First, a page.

Hinojosa, a long-serving lawmaker who sits on the Senate Criminal Justice Committee (and led the House Corrections Committee during his final years as an eight-term state representative), plans to introduce legislation this session that would cap sentences for youthful offenders convicted of capital murder at life in prison, with the possibility of parole after 40 years behind bars.
Such a sentence would be in line with non-capital punishment death sentences handed down before the 2005 Legislature’s enactment of the life-without-parole law. Hinojosa says he decided to push for the new legislation after reading a recent article in the Observer examining the effects of the law (“The Life Penalty,” Nov. 28, 2008).
That law draws no distinction between offenders who commit capital murder before turning 18 and those who kill as adults.
“I think, for someone so young, there is a chance to rehabilitate their lives,” Hinojosa said.
Four under-18 offenders are now serving life-without-parole sentences in Texas. All were sentenced before the 2007 Legislature required the state’s district courts to report demographic information on capital murder cases to the state Office of Court Administration.
When the Nov. 28 Observer went to press, the Office of Court Administration had no information about the ages of the offenders serving life without parole. That information was made available by the Texas Department of Criminal Justice in December, after Hinojosa’s office requested a closer examination of life-without-parole cases.
State Sen. Eddie Lucio, who advocated the life-without-parole law for six years before it was finally enacted, says he’s open to Hinojosa’s proposed exclusion of youthful offenders, but he wants to see the fine print before committing.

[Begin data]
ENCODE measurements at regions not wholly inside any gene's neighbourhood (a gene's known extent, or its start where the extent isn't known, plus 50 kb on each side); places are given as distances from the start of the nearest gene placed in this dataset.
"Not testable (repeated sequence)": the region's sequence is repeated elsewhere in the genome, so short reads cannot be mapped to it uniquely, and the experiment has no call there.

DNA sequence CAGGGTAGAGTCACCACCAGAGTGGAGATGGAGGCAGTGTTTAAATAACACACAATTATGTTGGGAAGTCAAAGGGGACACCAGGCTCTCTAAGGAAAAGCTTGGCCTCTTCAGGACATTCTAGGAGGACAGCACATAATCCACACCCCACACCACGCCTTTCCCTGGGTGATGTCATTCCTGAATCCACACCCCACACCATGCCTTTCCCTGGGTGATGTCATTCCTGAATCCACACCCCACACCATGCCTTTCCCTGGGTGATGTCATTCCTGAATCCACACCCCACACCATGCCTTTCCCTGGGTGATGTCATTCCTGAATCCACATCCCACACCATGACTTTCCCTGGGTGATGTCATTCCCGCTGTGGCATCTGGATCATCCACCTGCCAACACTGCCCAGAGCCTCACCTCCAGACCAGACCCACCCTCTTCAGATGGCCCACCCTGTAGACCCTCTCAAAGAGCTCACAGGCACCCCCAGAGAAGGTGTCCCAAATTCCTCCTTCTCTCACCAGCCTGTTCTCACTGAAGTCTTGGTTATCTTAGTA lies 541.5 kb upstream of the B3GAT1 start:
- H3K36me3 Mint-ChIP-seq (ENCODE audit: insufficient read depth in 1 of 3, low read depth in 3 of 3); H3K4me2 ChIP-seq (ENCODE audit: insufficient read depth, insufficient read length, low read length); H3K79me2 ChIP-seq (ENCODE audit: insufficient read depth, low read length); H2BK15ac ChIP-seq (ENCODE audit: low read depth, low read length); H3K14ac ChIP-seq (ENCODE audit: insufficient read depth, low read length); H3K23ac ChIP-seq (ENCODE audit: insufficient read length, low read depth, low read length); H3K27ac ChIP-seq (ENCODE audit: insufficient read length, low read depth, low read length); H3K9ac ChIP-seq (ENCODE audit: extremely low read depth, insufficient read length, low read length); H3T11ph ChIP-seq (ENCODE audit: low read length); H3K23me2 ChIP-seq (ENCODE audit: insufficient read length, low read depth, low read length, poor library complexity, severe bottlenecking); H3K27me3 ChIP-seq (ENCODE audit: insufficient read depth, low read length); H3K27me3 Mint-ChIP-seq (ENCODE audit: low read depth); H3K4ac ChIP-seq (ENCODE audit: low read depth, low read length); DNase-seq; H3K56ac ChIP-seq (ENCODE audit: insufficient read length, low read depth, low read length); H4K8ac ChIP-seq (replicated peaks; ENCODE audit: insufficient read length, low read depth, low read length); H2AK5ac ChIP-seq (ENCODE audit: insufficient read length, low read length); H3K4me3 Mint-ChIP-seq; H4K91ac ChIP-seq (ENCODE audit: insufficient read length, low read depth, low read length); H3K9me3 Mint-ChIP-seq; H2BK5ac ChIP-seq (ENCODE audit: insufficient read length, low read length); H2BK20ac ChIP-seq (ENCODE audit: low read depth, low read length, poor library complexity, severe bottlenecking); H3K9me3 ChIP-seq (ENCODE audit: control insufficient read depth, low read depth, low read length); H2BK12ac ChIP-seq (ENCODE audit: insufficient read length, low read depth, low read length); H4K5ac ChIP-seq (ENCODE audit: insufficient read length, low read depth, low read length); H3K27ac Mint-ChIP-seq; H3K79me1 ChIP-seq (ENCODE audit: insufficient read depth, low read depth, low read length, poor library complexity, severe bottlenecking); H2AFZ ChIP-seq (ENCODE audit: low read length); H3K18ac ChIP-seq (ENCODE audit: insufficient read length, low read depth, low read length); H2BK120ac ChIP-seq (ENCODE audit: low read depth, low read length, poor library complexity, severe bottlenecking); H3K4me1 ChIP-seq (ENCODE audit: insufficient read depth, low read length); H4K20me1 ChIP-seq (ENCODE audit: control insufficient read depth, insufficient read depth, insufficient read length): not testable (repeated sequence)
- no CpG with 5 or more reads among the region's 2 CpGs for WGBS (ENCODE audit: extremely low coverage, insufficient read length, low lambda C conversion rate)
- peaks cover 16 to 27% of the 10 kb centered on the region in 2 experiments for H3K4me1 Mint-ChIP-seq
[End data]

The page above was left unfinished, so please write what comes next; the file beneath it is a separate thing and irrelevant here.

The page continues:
“While I have not seen the language in the proposed bill, I would certainly support an effort to allow juveniles convicted of capital offenses to receive sentences whereby they might be considered for parole after 40 years,” Lucio said. “This was an additional option to life without parole that I also supported for adult offenders. I have faith in Texas jurors and believe juries should be given as many options as possible to be appropriate for the crime.”
Gov. Rick Perry, who signed Lucio’s 2005 legislation into law, is withholding judgment on Hinojosa’s proposal, his office says.
Coal, Hard Ash
A TENNESSEE SPILL PROMPTS TEXAS CONCERN
A massive spill of over a billion gallons of toxic coal sludge in Tennessee last month has prompted Texas environmentalists and some lawmakers to question whether Texas is doing enough to regulate coal combustion waste, the stuff left over after coal is burned for energy. You’ll be surprised to learn that oversight is scant.
The problem starts at the top, with the Bush administration’s EPA. In refusing to classify coal combustion waste as hazardous-despite the presence of dangerous heavy metals including arsenic, selenium and mercury-the EPA has given wide latitude to individual states. The Texas Commission on Environmental Quality, which has a notoriously light hand when it comes to regulating polluting industries, imposes less strict standards on coal waste disposal than on city landfills.